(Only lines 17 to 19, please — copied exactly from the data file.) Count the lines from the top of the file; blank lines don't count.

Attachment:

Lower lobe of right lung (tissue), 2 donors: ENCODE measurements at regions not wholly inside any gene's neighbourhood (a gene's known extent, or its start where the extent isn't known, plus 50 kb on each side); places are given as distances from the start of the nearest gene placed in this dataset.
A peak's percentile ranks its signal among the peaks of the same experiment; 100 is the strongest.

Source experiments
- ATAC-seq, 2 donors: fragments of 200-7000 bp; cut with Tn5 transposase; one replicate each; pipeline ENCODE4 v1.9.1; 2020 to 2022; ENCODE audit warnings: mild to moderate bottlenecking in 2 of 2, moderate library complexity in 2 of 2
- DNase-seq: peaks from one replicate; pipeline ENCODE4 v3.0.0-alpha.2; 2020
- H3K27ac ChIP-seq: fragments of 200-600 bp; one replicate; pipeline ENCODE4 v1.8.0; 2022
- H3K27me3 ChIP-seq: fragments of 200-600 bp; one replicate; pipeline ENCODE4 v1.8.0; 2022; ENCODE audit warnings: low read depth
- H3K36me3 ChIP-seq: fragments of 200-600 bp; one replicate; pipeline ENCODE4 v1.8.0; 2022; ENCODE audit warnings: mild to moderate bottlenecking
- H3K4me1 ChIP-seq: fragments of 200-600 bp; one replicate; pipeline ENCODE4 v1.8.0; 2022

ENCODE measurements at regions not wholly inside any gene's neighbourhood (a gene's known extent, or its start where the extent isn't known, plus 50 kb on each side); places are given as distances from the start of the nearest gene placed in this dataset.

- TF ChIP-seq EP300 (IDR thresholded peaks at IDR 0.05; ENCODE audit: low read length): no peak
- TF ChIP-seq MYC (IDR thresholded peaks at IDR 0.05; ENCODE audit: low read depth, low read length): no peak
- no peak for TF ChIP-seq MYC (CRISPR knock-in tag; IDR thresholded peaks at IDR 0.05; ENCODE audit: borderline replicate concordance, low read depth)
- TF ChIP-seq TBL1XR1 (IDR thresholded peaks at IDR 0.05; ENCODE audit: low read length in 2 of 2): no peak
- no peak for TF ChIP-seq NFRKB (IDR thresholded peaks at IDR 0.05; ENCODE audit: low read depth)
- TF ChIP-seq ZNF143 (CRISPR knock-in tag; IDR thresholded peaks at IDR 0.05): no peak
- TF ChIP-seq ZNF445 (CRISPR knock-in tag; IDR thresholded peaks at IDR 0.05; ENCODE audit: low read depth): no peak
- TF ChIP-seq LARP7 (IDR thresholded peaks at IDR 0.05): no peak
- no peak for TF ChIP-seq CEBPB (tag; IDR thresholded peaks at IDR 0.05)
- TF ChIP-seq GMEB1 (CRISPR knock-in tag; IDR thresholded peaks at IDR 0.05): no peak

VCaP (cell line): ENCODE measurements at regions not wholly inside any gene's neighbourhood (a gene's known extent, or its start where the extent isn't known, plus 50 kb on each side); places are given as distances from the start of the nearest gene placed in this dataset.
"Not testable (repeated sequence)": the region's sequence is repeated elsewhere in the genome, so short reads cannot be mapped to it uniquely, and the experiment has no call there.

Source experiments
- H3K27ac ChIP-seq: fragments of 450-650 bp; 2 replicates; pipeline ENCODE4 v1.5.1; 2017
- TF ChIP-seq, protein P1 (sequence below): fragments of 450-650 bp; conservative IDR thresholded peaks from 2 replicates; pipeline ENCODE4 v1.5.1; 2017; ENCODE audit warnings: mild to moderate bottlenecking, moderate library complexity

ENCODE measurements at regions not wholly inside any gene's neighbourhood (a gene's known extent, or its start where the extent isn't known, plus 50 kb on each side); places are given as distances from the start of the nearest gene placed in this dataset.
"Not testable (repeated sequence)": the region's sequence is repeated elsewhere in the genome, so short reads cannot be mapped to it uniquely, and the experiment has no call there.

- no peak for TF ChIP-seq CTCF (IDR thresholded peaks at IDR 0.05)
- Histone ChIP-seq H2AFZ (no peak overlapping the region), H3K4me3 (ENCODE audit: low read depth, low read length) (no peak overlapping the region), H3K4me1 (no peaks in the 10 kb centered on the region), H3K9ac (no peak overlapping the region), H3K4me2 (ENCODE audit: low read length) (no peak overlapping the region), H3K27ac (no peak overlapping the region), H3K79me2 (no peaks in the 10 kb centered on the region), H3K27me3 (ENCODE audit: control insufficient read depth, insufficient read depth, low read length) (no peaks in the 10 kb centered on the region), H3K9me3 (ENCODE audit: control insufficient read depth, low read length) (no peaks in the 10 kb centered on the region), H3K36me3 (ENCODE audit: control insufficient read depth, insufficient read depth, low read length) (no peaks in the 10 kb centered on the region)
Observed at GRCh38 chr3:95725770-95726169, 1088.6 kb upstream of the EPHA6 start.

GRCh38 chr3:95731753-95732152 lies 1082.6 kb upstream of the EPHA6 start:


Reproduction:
- TF ChIP-seq ZNF445 (CRISPR knock-in tag; IDR thresholded peaks at IDR 0.05; ENCODE audit: low read depth): no peak
- TF ChIP-seq LARP7 (IDR thresholded peaks at IDR 0.05): no peak
- no peak for TF ChIP-seq CEBPB (tag; IDR thresholded peaks at IDR 0.05)